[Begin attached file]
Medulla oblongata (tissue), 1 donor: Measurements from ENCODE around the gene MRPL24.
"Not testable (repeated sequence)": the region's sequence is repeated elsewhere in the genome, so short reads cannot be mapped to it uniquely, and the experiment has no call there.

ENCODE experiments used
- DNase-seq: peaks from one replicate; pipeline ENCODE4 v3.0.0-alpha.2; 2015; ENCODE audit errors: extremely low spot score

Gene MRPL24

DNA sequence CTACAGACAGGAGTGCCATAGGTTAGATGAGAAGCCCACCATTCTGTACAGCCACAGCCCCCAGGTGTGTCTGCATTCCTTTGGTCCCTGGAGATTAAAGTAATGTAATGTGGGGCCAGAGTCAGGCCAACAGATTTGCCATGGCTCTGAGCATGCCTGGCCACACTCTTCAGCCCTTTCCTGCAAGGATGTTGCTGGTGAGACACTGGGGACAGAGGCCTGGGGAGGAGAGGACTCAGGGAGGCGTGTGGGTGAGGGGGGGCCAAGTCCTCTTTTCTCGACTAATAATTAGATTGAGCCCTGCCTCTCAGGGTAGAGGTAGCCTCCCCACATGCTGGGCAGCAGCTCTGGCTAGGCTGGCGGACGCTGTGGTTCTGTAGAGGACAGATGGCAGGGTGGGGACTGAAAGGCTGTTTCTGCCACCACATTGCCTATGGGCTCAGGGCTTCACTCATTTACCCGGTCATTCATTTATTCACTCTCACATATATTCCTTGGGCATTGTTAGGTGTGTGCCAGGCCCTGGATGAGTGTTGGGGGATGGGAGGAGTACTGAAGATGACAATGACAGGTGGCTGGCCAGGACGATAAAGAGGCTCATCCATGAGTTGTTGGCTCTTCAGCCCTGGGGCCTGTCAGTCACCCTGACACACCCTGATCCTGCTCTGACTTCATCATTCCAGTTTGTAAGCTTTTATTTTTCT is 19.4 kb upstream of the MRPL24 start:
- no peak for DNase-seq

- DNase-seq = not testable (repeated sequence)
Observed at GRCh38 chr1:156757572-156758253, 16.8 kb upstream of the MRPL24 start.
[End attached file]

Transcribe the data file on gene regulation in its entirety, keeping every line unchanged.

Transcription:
Medulla oblongata (tissue), 1 donor: Measurements from ENCODE around the gene MRPL24.
"Not testable (repeated sequence)": the region's sequence is repeated elsewhere in the genome, so short reads cannot be mapped to it uniquely, and the experiment has no call there.

ENCODE experiments used
- DNase-seq: peaks from one replicate; pipeline ENCODE4 v3.0.0-alpha.2; 2015; ENCODE audit errors: extremely low spot score

Gene MRPL24

DNA sequence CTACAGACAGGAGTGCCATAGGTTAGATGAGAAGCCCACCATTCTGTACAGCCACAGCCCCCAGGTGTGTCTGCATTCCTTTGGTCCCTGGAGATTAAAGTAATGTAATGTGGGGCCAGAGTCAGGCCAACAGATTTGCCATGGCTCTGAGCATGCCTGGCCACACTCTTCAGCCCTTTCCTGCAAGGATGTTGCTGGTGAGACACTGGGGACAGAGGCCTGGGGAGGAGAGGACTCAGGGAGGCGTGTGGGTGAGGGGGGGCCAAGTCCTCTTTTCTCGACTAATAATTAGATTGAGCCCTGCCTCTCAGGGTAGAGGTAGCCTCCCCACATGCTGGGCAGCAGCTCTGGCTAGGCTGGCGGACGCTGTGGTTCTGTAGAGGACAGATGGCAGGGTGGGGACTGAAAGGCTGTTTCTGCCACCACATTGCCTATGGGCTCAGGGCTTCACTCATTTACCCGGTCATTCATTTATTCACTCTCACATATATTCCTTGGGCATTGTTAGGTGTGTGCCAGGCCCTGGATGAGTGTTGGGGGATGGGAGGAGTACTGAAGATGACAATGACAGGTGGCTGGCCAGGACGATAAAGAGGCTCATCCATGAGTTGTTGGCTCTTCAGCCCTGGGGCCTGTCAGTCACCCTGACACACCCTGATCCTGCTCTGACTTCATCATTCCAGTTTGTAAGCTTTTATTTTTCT is 19.4 kb upstream of the MRPL24 start:
- no peak for DNase-seq

- DNase-seq = not testable (repeated sequence)
Observed at GRCh38 chr1:156757572-156758253, 16.8 kb upstream of the MRPL24 start.